overly generous portion of yak butter. The dish turned
out to be delicious, something like an extremely
crunchy version of Rice Krispies. Unfortunately, Odzer
insisted that we accompany this dish, called "ahm," with some
yak cheese -- a slab of hard, gray matter that could
be partitioned only with a hammer. I almost broke my
teeth on the stuff, while Kelly sturdily insisted to
our host that it tasted like Parmesan -- an optimistic
comparison, and probably a meaningless one for Odzer,
who laughed nervously.
Next he asked us if we would like to try Tibetan food -- tsampa -- which I recognized as the name of a
Tibetan restaurant on East Ninth Street in New York. I
was envisioning a dream of a dish, a feather-light
dumpling or a sweet ambrosia whose name alone could
carry a trendy dining establishment. Tsampa, we
discovered, was in fact a ball of raw barley flour
mixed with hot water and yak butter. We were supposed
to take a bite out of the ball, which was the
approximate size and weight of a shot put, then
wash it down with a gulp of hot water. Odzer offered
to add some yak butter to our water, but we demurred.
"This no Mongolian food," said Odzer, as if this was
somehow to his credit. "Tibetan monk eat. No
Young monks, eight years old or so, kept peering into the
window to catch a glimpse of the foreigners, or
perhaps to see someone act like they were enjoying
eating tsampa. If we caught them looking, they giggled
and ran away. If we didn't catch them looking, they
would yell "Hello!" until we noticed them, and then
giggle and run away. We chatted haltingly with Odzer,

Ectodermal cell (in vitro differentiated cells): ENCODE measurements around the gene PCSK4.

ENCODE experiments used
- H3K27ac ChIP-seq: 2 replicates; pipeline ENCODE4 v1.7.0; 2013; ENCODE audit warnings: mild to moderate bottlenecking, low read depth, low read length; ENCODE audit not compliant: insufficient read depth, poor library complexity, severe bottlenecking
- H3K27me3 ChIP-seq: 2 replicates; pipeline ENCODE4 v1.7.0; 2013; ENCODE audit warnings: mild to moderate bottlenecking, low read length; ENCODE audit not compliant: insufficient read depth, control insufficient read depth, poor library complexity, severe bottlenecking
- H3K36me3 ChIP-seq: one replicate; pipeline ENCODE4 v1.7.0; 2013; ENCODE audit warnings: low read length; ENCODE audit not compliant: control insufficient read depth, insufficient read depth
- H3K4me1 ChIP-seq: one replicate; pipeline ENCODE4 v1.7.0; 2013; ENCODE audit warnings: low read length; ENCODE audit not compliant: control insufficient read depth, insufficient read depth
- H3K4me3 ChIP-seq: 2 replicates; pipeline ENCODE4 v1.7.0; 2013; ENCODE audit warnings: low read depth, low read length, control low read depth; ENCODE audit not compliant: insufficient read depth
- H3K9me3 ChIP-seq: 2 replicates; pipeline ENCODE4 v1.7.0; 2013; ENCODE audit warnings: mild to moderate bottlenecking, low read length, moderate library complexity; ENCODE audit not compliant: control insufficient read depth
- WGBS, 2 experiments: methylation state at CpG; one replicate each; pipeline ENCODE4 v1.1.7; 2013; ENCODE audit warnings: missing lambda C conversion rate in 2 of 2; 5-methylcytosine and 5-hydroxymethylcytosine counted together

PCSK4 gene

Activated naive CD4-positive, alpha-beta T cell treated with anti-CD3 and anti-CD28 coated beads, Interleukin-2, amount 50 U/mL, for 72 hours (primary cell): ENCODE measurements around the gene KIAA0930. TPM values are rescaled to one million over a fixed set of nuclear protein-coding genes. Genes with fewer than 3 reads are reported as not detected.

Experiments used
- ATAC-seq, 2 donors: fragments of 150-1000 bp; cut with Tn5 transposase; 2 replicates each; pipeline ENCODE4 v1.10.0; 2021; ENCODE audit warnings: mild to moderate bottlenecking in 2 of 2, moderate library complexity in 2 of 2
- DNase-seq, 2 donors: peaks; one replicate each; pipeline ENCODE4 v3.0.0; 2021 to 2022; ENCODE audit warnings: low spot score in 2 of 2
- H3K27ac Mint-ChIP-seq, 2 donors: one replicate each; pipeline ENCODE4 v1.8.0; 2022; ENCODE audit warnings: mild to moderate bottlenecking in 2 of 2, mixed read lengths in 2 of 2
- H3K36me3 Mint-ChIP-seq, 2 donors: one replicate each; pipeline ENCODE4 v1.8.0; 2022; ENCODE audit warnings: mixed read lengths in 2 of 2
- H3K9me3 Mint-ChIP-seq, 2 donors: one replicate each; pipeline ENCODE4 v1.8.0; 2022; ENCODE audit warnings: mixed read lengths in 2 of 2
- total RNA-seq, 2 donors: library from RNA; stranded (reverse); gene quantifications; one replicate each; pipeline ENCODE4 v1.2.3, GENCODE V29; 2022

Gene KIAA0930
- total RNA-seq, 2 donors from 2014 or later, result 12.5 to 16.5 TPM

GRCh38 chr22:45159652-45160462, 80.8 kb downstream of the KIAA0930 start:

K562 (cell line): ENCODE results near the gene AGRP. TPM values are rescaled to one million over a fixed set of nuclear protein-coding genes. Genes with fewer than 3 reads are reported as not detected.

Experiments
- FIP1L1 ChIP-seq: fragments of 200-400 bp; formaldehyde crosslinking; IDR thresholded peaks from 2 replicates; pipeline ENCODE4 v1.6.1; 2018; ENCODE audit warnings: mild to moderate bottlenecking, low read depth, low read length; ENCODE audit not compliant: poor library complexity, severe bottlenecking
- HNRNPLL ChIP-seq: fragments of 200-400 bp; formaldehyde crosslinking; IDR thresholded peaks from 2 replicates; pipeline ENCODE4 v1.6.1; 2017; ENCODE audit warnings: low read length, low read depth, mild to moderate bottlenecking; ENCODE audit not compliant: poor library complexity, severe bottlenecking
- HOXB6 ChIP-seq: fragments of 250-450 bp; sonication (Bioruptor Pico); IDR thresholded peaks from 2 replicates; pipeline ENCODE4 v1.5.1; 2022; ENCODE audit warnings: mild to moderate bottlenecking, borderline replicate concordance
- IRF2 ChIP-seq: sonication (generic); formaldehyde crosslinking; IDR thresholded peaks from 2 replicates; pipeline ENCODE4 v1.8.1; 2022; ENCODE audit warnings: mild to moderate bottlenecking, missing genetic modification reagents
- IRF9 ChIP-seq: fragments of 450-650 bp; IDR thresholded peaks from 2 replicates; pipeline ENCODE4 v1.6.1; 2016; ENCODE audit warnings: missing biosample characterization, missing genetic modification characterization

who frequently left the room when he couldn't find the
word he wanted, and then re-entered after a brief
absence so we could restart the conversation at
another less sticky point. His absences also gave us a
chance to store uneaten chunks of tsampa in our
At last the rice appeared, along with a plate of tofu
and some unfamiliar mixed vegetables, including a
fleshy, zucchini-like gourd and several leafy greens.
Odzer insisted he was not a good cook, but his was one
of the best meals I had in China. We sat and ate in
silence, while a teenage monk practiced his prayers
outside, occasionally interrupting his droning with
what must have been a muttered Tibetan curse, and
After lunch Odzer took us on a hike around the hilly
perimeter of the monastery. We passed by an elderly
woman, poorly dressed, prostrating herself on the
ground. She wore pads on her knees and an additional
pair around her hands, like fingerless mittens. She
took a step, dove down into push-up position, extended
her arms all the way forward, slid up onto her knees
and then stood again. Odzer explained that these
pilgrims travel the entire hilltop circuit in this
manner, chanting prayers all the while. It took us,
walking fairly rapidly, almost an hour to complete the
trip, during which time we encountered four more
elderly pilgrims, all women, performing the same
penance. The monks merely make a point of stopping at
all the altars.
In the evening we helped Odzer with his English
homework. He wrote notes in the margins of his
textbook in Mongolian, a curling, vertical script.
Odzer spoke Chinese and Tibetan as well. Three times
a week, Odzer told us, he takes English lessons from
an American man in Xining. Odzer was very curious
about America. He had heard of New York City, but not
Texas, though he seemed amused by our rendition of
cowboys and Indians. He copied down our addresses and
we took his. Odzer knew a monk who had been to Canada
and he very much wanted to go there.
"Why?" we asked. "Why do you want to go to Canada?"
Usually Odzer was very shy about answering "Why" questions, and left the
room in embarrassment. But this time he did not
hesitate. "Because," he said, "it's like Paradise."